110) Shin-Budo Kai Aikido- 25 years and counting: November 2013

In 1988, Shizuo Imaizumi Sensei returned from Japan to New York and the new Aikido organization of Shin-Budo Kai Aikido was born.  The first seminar for the affiliate dojos was held in Albuquerque, New Mexico in October of 1988, hosted by the dojo-cho, Wade Ishimoto Sensei, of Albuquerque Shin-Budo Kai.  In November of 1988, I joined a newly-minted dojo in Stamford, Connecticut, taught by Imaizumi Sensei.   The 25th anniversary seminar was recently held (October 2013) in Albuquerque, and it was a wonderful get-together and training experience for all who attended.  It was impressive to see the number of people who have been with Sensei since the beginning of Shin-Budo Kai Aikido (including Wade Ishimoto Sensei’s presence on the mats!).

I have been very fortunate to be a direct student of Imaizumi Sensei, who was himself, a direct student of the founder of Aikido.   For 25 years, I have been taught by someone who continues to humbly share his own personal Aikido journey.  He has been a profound model of how we can evolve our budo throughout the course of our lives.  Neither he, nor his teachings have ever been stagnant.  His changes emerge from an ever-deepening understanding of the core of our art.   The sophistication and martial integrity of his applications are “hidden” in his teaching of kihon waza.  Too many people want to believe that they understand the basics and want to learn the “advanced stuff”.  I have grown to appreciate  the true measure of a person’s ability is understood through that person’s foundations (kihon waza).  I am constantly working on improving my posture, the nature of my movements, etc..  I look back to my first martial arts training in 1973 and forty years later and I am still gaining a deeper appreciation of the importance of truly working hard on developing a solid foundation in order to genuinely own my budo.  I could say that there were many wasted years in not recognizing this, but part of the journey is the exploration into what leads to depths of true budo.  This journey is what I try to share with my students so that they can develop their own personal paths.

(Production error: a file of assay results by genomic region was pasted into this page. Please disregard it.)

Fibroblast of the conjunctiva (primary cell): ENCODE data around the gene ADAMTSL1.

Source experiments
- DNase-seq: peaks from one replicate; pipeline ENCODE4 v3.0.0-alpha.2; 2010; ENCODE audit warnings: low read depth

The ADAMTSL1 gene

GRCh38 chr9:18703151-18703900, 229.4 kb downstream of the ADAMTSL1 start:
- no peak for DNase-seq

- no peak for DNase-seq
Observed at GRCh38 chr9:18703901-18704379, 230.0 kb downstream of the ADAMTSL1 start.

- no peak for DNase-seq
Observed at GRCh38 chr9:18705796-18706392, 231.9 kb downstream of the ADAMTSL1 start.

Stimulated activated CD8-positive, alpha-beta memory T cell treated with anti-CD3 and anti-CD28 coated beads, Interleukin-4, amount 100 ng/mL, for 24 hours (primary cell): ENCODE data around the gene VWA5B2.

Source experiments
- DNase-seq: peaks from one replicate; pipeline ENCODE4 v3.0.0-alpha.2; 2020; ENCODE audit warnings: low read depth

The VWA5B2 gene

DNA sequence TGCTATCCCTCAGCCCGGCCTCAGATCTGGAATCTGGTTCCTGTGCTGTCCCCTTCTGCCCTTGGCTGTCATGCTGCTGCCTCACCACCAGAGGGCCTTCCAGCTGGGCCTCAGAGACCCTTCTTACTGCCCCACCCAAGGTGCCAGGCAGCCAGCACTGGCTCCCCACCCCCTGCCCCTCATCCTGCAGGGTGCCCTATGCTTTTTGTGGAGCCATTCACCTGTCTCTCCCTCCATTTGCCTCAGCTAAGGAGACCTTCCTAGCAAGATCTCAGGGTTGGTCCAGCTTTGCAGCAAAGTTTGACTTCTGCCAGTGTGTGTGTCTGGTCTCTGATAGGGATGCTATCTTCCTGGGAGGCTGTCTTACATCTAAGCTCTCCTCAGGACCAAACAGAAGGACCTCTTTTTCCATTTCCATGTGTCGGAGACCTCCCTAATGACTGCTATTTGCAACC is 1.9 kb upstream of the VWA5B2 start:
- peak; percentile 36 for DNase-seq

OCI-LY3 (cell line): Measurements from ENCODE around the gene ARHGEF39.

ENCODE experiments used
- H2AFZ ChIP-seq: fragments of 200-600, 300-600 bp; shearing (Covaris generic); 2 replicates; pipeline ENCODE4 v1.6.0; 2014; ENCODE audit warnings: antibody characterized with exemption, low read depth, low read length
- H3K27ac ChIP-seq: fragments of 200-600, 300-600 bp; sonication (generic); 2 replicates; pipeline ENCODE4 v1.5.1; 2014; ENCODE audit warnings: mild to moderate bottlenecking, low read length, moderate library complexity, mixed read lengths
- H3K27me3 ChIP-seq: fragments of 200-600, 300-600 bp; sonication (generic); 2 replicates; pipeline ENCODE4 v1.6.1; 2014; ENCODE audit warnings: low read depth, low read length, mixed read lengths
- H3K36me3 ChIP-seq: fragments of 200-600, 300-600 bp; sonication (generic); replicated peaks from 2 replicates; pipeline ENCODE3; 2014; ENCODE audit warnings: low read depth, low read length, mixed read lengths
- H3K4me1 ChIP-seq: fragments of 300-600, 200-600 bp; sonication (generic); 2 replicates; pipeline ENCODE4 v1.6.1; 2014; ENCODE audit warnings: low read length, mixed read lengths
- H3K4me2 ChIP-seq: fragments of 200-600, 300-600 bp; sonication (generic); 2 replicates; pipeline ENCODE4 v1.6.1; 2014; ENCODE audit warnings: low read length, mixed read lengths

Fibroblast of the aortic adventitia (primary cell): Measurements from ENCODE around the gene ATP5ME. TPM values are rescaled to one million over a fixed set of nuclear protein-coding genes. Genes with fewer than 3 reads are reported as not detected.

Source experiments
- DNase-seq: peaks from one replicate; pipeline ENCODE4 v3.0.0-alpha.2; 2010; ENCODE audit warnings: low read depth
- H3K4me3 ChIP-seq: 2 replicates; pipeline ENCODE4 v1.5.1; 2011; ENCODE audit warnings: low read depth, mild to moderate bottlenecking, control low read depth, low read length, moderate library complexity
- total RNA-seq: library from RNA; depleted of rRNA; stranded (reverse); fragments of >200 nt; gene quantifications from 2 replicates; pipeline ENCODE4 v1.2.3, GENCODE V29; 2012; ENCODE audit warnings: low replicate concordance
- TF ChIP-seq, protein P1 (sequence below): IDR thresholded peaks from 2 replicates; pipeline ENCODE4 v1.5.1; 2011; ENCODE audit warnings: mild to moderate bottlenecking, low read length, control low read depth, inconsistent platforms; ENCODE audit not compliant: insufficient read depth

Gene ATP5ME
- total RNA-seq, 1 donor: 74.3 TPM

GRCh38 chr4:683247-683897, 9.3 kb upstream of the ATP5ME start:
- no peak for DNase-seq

I look forward to the next quarter century of training in, and teaching Shin-Budo Kai Aikido.  Imaizumi Sensei once told me that his teaching was passing on the gift of knowledge.  He explained that the knowledge that was past down to him was a genuine gift that would lose it’s value and meaning if he did not in turn, pass it down to the next generation of students.  I hope that Shin-Budo Kai Aikido remains a valuable gift that is always past down to the next generation of students.  This act of sharing/teaching serves as an importance legacy that is directly tied to O’Sensei himself.  I hope we can all serve our role as stewards in this process in the years to come.

Marc Abrams Sensei

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